The best young player the Clippers have — besides Blake Griffin and DeAndre Jordan, let’s be serious, folks — is second-year guard Eric Bledsoe, and he’s out with a knee injury. The Clips also don’t have a draft pick to offer because it already belongs to the Celtics, who acquired it in the Kendrick Perkins trade.
There doesn’t appear to be a match here, but expect more chatter to follow Allen who is in the final year of a deal that pays him $10 million. His overall game has fallen off a bit, but Allen remains one of the best shooters in the league.
|Report: Celtics-Hawks talks were ‘purely exploratory’||03.03.12 at 1:12 pm ET|
Wojnarowski’s report comes one day after another rumor suggested that the Celtics were interested in acquiring forward Josh Smith from the Hawks while dangling Kevin Garnett.
|Trade Rumor: Celtics eye Josh Smith, possibly for Kevin Garnett||03.02.12 at 3:31 pm ET|
The New York Daily News threw out the suggestion that the Celtics would be interested in Atlanta’s Josh Smith “and other young studs,” while using the Big Three of Kevin Garnett, Ray Allen and Paul Pierce as bait.
“With the Big Three’s window now shut, Ainge is trying to land Atlanta’s Josh Smith and other young studs, while offering up Kevin Garnett. Paul Pierce and Ray Allen can also be had, for young players and draft picks. Rajon Rondo might be leaving, too, with the Lakers and Utah seen as possible destinations.”
The interesting part of this rumor is the suggestion of Garnett, which is the first time his name has been linked in any trade rumor since he’s come to Boston. Garnett is in the last year of a contract that pays him $21 million and Smith has another year left after this one at $13 million, so that wouldn’t work straight-up. The Hawks have other short contracts like Kirk Hinrich, who is in the last year of a deal that pays him $8 million.
Smith was high school teammates with Rajon Rondo at Oak Hill Academy and the two have remained close. He’s still just 26 years old and many felt that he deserved a spot on the All-Star team. He’d be the kind of player the Celtics would be looking to acquire if they move forward with Rondo.
|Fast Break: Nothing Cavalier about Celtics victory||02.28.12 at 9:44 pm ET|
In a battle between two teams vying for eighth in the Eastern Conference (yup, you read that right), the Celtics blew a 16-point lead but salvaged the night when Ray Allen sandwiched a fast-break layup and two free throws around a big Kevin Garnett offensive rebound in the final minute to secure an 86-83 win over the Cavaliers.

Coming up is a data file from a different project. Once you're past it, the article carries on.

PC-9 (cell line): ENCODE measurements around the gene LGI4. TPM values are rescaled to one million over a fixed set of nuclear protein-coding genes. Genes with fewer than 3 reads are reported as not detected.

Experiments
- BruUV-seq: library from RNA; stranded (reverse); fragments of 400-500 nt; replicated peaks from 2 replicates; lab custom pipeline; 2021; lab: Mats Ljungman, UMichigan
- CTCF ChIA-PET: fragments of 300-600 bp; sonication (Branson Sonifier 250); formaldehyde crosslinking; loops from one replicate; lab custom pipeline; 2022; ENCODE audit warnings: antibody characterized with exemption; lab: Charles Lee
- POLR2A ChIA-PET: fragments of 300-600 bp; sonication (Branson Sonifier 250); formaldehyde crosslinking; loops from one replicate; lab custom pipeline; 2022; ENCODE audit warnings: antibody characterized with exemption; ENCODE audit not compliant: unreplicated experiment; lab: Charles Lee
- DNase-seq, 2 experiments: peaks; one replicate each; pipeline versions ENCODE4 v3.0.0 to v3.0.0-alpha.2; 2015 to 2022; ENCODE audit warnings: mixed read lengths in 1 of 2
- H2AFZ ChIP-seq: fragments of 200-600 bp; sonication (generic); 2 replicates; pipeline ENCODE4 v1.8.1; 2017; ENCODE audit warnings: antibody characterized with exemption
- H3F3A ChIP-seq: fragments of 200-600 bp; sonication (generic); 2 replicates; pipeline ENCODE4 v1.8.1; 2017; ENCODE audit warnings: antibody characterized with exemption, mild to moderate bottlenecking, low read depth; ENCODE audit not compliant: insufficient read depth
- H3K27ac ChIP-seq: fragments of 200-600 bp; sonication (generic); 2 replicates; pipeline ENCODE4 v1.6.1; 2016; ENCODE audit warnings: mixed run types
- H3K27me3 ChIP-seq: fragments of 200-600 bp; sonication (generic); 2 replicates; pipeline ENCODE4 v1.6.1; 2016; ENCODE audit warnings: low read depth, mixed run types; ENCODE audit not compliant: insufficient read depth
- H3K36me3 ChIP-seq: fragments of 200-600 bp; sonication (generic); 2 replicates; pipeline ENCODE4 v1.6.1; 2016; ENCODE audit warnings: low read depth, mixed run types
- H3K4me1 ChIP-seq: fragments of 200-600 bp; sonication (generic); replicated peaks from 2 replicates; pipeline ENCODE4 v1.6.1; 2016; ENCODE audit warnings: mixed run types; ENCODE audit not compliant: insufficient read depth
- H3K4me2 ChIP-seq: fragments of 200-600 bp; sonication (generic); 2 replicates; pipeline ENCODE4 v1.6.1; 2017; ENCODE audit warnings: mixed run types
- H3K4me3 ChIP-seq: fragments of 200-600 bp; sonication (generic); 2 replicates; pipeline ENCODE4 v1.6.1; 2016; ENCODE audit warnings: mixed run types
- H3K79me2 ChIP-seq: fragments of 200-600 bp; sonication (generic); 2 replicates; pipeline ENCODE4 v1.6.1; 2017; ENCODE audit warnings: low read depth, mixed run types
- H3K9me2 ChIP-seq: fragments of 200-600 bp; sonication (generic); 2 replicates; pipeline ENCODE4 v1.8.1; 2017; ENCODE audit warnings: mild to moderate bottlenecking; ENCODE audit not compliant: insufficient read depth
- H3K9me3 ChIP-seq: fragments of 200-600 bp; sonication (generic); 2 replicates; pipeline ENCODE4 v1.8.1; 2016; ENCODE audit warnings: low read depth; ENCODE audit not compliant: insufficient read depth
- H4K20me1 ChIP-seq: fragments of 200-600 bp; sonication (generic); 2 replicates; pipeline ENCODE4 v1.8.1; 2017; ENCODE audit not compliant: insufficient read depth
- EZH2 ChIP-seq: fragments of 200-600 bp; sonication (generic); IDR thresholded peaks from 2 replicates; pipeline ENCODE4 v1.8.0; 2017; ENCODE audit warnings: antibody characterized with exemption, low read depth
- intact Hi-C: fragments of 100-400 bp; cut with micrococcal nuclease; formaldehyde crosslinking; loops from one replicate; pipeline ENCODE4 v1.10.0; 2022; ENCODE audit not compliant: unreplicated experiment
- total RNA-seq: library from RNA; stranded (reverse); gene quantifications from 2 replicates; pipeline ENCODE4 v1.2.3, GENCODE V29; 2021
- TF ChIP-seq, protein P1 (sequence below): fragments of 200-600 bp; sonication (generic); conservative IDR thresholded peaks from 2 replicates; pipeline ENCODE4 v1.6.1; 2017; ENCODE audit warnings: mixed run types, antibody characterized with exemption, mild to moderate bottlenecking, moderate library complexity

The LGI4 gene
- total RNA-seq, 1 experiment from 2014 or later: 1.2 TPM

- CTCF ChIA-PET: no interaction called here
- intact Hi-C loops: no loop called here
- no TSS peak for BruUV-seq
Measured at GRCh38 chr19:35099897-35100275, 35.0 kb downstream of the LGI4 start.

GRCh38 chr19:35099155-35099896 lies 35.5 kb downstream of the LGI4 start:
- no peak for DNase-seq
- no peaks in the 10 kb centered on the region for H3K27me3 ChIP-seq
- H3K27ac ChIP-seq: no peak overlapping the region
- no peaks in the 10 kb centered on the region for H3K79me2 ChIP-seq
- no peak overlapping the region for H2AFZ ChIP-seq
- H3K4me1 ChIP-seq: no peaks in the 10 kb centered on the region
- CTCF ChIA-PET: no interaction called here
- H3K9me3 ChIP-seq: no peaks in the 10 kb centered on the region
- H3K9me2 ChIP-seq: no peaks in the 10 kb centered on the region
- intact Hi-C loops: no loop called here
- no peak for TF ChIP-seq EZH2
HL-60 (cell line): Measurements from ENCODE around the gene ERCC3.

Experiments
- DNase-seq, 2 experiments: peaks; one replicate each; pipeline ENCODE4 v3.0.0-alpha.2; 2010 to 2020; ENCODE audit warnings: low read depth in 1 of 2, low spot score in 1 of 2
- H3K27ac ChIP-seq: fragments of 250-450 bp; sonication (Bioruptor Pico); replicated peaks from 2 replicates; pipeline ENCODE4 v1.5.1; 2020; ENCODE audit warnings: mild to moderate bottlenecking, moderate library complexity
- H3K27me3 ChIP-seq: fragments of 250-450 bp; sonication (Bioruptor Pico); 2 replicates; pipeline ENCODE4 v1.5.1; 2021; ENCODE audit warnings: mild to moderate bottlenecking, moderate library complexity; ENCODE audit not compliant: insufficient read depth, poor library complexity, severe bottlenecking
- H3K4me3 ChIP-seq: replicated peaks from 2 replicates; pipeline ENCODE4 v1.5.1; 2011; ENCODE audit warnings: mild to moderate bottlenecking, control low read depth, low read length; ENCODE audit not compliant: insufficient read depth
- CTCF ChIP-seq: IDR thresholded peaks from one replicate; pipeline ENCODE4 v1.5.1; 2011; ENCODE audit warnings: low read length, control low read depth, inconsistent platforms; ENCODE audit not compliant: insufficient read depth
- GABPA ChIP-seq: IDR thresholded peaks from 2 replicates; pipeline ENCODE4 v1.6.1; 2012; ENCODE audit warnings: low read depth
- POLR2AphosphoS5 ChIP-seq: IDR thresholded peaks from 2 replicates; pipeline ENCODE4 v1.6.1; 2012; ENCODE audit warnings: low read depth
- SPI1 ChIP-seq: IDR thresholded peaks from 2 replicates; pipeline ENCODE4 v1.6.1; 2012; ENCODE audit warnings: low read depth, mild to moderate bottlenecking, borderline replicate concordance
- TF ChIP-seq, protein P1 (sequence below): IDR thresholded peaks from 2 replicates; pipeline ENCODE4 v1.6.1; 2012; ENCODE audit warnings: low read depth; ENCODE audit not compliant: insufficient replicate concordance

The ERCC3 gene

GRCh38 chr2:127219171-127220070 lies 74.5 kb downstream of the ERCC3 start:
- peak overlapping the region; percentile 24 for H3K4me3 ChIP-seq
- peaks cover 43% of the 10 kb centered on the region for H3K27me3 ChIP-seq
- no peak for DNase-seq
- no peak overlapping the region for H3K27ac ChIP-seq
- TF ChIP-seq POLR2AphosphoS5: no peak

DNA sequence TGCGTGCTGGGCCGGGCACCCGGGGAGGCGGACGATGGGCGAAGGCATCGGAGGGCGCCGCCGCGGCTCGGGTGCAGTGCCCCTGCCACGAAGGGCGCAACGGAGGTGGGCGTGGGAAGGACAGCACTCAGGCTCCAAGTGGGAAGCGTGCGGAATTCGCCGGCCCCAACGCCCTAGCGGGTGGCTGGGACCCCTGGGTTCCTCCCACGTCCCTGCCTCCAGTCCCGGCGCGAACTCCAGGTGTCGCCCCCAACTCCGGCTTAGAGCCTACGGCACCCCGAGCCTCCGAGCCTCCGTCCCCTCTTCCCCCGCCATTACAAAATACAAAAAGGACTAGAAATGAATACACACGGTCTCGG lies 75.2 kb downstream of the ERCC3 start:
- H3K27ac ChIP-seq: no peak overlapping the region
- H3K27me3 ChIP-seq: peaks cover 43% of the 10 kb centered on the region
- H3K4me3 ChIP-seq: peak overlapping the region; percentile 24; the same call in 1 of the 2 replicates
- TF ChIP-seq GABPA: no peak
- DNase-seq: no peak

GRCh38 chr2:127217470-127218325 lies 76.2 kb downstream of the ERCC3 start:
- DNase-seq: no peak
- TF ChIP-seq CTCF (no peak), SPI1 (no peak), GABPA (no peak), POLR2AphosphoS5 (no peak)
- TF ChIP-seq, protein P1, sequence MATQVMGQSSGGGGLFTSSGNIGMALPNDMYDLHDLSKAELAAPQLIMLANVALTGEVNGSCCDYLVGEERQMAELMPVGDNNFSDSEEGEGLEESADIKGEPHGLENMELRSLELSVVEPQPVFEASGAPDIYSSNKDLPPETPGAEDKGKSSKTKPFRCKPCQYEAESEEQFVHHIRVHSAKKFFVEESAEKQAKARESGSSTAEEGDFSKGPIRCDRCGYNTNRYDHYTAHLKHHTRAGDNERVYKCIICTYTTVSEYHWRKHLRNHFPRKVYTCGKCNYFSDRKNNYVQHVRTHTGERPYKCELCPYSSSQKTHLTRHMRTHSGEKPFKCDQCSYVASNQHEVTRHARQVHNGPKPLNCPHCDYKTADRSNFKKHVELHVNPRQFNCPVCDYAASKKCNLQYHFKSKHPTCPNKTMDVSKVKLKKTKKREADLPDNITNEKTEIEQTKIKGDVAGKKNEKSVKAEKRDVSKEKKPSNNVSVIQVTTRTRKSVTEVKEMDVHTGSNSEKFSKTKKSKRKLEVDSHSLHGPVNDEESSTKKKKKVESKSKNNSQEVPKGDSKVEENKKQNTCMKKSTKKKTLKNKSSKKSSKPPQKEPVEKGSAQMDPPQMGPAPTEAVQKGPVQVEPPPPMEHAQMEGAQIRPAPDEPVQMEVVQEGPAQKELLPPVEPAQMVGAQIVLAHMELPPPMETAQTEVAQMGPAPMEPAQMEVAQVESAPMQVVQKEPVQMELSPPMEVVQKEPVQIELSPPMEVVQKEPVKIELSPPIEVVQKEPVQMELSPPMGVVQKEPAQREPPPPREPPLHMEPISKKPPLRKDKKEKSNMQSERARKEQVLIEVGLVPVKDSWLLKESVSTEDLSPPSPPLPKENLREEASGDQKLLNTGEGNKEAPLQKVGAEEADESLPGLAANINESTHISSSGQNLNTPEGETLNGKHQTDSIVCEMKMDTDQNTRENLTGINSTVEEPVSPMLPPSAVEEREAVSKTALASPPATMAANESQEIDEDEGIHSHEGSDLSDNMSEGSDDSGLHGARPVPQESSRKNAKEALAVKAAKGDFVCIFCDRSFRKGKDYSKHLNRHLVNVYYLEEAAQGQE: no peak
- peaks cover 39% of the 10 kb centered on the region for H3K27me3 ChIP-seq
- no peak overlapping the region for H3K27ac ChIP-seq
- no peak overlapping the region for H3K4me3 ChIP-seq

Allen (22) and Garnett (18) combined for 40 points to help the Celtics (16-17) avoid the first six-game losing streak of the new Big Three era and stretch their lead over the Cavs (13-19) to 2.5 games for the eighth seed.
WHAT WENT RIGHT
Welcome back Bass: The Celtics finished 1-5 in Bass’ recent six-game absence, and it didn’t take long for the consistent big man to demonstrate his value on the court, scoring 10 points on six shots by halftime. Bass brings a combination of scoring and toughness that the C’s simply don’t have outside of Garnett. If the Celtics have any hope for success in the second half of the season, they need a healthy Bass contributing like this.
Nothing but Garnett: Garnett reportedly called a team meeting prior to the All-Star break, and even if the entire team didn’t respond in its first game since, at least KG came to play. Wincing at times, possibly still battling the hip injury that kept him out of a game before the break, Garnett totaled 18 points and eight boards while playing his usual staunch defense. In the final seconds with the C’s leading by one, Garnett willed an offensive rebound off his own miss, got fouled and made both foul shots.
Jumping the run: Perhaps the result of an aging team benefiting from the five-day NBA All-Star break, the Celtics rattled off runs of 9-0 and 13-0 in the first quarter to establish a rare double-digit lead early (28-15 after one). Rondo recorded six assists in the first 12 minutes, including one on another fast break with his new running mate Chris Wilcox. The have only led after the first quarter in 16 of their 33 games, accumulating a 12-4 record.
|Irish Coffee: Celtics midseason report card||02.24.12 at 1:58 pm ET|
If Danny Ainge shook a Magic 8-Ball right now, the odds of “outlook not so good” coming up are probably even. After losing seven of their past eight games for the first time since he acquired Kevin Garnett and Ray Allen prior to the 2007-08 NBA season, Ainge’s aging Celtics are 15-17 entering the All-Star break.
It’s an uphill battle the rest of the season, but it might be all downhill from here for Doc Rivers & Co. Needless to say, based on the expectations they’ve set the past four years, this Celtics group isn’t making the grade. Let’s take a look at how the C’s have stacked up individually this year.
MICKAEL PIETRUS: A-
Last Grade: A
When the news broke that Jeff Green would undergo heart surgery for an aortic aneurysm, the Celtics once again had a hole to fill behind Paul Pierce at the small forward position. Pietrus has bridged that gap, and then some. Charged with 3-point shooting and bringing energy defensively, he has shot 36.4 percent from beyond the arc and defended vigorously (at the end of the blowout loss to the Thunder, Pietrus was one of few C’s who played to the buzzer). In an attempt to improve the team’s terrible rebounding, Pietrus has also begun to assert himself on the glass, grabbing 19 rebounds in his last two games.
KEVIN GARNETT: A-
Last Grade: B+
Of the aging Big Three, the one with the most mileage and the worst knees has enjoyed the best season. Garnett entered the NBA All-Star break by recording 23 points and 13 rebounds for the first time since December 2008. That marked his ninth double-double of the season, bringing his averages to 14.4 points and 7.9 rebounds in only 30.8 minutes. Paired with his usual defensive prowess, he’s played all but three games — missing only one due to a tweaked hip and two for personal reasons — and it’s no surprise the Celtics are 0-3 in those contests.